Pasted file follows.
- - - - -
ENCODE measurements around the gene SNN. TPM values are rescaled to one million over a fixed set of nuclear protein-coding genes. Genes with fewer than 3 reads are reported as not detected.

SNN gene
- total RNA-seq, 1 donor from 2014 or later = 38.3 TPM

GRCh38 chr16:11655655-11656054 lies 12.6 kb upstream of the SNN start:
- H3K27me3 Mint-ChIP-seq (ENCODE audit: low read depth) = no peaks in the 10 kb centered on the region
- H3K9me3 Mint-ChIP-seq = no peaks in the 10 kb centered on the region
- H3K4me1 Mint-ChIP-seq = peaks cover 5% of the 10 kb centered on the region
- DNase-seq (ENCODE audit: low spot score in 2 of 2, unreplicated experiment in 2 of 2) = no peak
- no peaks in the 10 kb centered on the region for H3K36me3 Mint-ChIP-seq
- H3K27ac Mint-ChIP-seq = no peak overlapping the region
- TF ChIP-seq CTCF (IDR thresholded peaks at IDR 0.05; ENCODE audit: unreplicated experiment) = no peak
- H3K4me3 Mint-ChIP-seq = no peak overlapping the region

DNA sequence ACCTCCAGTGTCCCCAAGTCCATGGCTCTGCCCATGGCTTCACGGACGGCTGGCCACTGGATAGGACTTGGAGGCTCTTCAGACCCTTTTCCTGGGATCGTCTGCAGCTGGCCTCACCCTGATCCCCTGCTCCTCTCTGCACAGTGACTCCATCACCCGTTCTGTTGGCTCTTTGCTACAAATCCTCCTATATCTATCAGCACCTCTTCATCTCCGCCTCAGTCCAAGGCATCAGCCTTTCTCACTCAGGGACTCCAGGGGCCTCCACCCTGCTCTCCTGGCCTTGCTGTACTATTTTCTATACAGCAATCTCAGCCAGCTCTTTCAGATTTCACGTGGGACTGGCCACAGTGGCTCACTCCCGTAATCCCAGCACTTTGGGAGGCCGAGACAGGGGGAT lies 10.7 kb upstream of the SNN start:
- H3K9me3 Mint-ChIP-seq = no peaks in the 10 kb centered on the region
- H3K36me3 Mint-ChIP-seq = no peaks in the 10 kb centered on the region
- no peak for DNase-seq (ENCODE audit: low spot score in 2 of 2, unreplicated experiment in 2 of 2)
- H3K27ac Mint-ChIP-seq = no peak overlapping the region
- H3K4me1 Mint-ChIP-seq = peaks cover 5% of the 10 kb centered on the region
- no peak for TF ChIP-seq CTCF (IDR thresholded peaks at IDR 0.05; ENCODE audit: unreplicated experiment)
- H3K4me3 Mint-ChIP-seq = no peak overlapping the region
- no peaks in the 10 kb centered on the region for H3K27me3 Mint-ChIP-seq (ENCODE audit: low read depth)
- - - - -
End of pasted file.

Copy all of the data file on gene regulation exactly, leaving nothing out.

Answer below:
ENCODE measurements around the gene SNN. TPM values are rescaled to one million over a fixed set of nuclear protein-coding genes. Genes with fewer than 3 reads are reported as not detected.

SNN gene
- total RNA-seq, 1 donor from 2014 or later = 38.3 TPM

GRCh38 chr16:11655655-11656054 lies 12.6 kb upstream of the SNN start:
- H3K27me3 Mint-ChIP-seq (ENCODE audit: low read depth) = no peaks in the 10 kb centered on the region
- H3K9me3 Mint-ChIP-seq = no peaks in the 10 kb centered on the region
- H3K4me1 Mint-ChIP-seq = peaks cover 5% of the 10 kb centered on the region
- DNase-seq (ENCODE audit: low spot score in 2 of 2, unreplicated experiment in 2 of 2) = no peak
- no peaks in the 10 kb centered on the region for H3K36me3 Mint-ChIP-seq
- H3K27ac Mint-ChIP-seq = no peak overlapping the region
- TF ChIP-seq CTCF (IDR thresholded peaks at IDR 0.05; ENCODE audit: unreplicated experiment) = no peak
- H3K4me3 Mint-ChIP-seq = no peak overlapping the region

DNA sequence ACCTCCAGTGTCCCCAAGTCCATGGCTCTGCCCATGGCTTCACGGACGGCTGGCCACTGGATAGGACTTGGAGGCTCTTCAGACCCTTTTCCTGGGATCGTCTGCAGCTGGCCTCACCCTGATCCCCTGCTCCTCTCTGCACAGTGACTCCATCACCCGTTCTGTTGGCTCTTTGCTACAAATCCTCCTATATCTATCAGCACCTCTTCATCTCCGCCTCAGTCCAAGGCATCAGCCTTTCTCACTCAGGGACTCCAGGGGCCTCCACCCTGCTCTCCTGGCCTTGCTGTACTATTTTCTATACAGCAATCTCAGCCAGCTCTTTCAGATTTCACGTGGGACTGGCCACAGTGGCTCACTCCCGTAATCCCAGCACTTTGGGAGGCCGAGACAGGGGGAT lies 10.7 kb upstream of the SNN start:
- H3K9me3 Mint-ChIP-seq = no peaks in the 10 kb centered on the region
- H3K36me3 Mint-ChIP-seq = no peaks in the 10 kb centered on the region
- no peak for DNase-seq (ENCODE audit: low spot score in 2 of 2, unreplicated experiment in 2 of 2)
- H3K27ac Mint-ChIP-seq = no peak overlapping the region
- H3K4me1 Mint-ChIP-seq = peaks cover 5% of the 10 kb centered on the region
- no peak for TF ChIP-seq CTCF (IDR thresholded peaks at IDR 0.05; ENCODE audit: unreplicated experiment)
- H3K4me3 Mint-ChIP-seq = no peak overlapping the region
- no peaks in the 10 kb centered on the region for H3K27me3 Mint-ChIP-seq (ENCODE audit: low read depth)